The anti-risk Japanese Yen, much like the haven-linked US Dollar, heads into the new year without much love despite the holidays. But, it was not always like that. A norm-breaking year thanks to the coronavirus pandemic upended financial markets initially, increasing demand for the currency.
But, global coordination between central banks and governments to inject stimulus into economies cooled market volatility. This sent equities in parts of the world, from the United States to India, to record highs. With the Fed, ECB and BoJ December rate decisions, their asset purchase programs are here to stay.
This leaves the Japanese Yen in a vulnerable position, particularly against growth-linked currencies like the Australian Dollar, New Zealand Dollar and Canadian Dollar. Markets however do not move in a straight line, and there are risks that traders ought to watch out for during the first quarter.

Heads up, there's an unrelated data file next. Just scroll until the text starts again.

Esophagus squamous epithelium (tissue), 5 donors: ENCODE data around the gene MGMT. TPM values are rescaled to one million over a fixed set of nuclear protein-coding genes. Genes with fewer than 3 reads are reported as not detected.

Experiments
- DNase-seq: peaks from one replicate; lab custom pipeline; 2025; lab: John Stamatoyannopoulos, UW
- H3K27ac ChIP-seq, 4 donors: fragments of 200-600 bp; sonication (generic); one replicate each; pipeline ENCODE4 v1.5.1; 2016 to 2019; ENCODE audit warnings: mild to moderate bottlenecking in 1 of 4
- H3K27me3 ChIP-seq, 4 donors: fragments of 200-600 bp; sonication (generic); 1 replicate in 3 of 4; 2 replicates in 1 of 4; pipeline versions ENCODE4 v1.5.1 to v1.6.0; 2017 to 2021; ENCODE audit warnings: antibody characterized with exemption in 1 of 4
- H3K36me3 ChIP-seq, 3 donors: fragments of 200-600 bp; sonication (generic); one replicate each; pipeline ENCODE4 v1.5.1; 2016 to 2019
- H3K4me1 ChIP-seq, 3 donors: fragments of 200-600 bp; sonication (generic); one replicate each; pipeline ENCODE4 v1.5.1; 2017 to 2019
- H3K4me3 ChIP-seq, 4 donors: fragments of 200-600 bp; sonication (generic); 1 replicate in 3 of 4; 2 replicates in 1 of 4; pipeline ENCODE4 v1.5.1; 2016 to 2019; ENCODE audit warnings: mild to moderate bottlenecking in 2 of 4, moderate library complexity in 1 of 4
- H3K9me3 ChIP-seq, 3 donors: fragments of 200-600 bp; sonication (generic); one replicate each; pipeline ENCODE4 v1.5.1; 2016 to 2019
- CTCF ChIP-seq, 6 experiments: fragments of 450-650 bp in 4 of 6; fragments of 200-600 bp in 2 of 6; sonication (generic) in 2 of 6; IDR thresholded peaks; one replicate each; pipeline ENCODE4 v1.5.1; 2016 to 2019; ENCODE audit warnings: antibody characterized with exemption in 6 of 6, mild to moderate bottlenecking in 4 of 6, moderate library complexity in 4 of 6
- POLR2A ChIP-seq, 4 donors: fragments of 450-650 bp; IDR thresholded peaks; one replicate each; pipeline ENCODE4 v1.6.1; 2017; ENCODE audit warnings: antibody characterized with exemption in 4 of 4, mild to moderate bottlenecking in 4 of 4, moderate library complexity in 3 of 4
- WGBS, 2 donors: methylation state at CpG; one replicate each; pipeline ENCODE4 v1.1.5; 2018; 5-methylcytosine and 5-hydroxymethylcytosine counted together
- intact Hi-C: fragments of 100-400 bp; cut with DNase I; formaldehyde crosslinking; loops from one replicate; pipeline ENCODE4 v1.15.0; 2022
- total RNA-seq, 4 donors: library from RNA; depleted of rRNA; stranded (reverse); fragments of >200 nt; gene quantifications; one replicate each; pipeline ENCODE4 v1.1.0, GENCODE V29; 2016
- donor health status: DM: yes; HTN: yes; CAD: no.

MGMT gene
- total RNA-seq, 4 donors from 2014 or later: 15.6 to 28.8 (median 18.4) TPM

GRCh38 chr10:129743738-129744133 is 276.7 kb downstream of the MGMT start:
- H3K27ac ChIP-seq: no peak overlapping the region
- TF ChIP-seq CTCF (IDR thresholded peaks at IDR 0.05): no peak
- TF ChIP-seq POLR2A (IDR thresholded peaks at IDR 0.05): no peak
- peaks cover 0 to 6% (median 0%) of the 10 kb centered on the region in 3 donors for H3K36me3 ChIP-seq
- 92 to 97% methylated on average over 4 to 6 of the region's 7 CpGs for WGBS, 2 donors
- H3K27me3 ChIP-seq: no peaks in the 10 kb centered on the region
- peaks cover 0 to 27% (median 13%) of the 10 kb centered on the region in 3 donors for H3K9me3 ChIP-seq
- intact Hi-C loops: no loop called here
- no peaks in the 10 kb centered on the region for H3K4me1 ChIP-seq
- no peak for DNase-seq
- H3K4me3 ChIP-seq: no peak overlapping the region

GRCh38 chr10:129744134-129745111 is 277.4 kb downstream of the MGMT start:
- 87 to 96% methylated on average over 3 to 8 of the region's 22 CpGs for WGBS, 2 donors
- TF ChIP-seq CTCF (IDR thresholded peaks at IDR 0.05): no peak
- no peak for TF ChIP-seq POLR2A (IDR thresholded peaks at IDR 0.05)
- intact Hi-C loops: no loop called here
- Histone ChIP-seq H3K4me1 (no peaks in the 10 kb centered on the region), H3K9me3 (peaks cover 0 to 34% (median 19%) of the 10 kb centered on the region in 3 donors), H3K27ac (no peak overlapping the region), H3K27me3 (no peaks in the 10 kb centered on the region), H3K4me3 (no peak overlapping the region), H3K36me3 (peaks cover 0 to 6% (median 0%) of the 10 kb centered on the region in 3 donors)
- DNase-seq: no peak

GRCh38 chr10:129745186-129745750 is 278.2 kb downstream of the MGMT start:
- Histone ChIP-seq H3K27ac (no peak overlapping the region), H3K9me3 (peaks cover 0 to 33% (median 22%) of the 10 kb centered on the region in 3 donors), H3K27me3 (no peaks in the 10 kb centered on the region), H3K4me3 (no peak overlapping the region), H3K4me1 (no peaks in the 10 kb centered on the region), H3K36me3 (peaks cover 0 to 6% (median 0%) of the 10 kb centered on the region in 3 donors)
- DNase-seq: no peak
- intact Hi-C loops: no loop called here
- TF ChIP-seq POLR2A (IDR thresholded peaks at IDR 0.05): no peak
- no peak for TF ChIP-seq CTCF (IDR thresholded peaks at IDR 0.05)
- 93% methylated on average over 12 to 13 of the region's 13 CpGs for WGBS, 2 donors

The two Senate runoffs in Georgia will determine the composition of the upper chamber of Congress. About 7-14 million US households face eviction notices unless policymakers extend a federal ban on them. Meanwhile, Covid cases are creeping higher as the world begins its vaccination journey.
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